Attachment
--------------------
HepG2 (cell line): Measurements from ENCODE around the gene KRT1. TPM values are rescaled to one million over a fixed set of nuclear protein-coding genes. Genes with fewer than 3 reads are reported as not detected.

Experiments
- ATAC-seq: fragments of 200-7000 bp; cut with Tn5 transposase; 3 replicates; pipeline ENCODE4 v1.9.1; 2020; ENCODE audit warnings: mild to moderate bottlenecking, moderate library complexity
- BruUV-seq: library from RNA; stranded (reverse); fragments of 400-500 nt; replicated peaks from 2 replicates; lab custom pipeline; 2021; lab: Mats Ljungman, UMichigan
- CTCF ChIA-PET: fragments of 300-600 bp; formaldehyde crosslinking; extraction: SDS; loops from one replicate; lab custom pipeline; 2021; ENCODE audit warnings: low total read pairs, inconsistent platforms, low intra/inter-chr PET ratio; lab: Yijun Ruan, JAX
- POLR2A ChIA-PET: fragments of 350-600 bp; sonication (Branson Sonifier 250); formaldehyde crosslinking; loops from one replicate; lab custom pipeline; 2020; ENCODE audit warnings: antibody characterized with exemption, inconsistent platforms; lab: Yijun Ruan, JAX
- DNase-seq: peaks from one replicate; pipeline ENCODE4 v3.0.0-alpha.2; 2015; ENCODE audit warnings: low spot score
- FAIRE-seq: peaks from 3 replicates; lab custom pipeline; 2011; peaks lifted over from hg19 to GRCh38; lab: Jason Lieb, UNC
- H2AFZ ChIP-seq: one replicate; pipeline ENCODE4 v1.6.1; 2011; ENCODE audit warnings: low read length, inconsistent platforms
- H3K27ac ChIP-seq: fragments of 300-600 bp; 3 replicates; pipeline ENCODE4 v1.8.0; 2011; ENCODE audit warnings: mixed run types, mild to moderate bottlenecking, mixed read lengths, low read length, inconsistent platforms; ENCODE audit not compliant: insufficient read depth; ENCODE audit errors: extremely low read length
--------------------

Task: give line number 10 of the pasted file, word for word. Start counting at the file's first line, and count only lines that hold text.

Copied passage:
- H3K27ac ChIP-seq: fragments of 300-600 bp; 3 replicates; pipeline ENCODE4 v1.8.0; 2011; ENCODE audit warnings: mixed run types, mild to moderate bottlenecking, mixed read lengths, low read length, inconsistent platforms; ENCODE audit not compliant: insufficient read depth; ENCODE audit errors: extremely low read length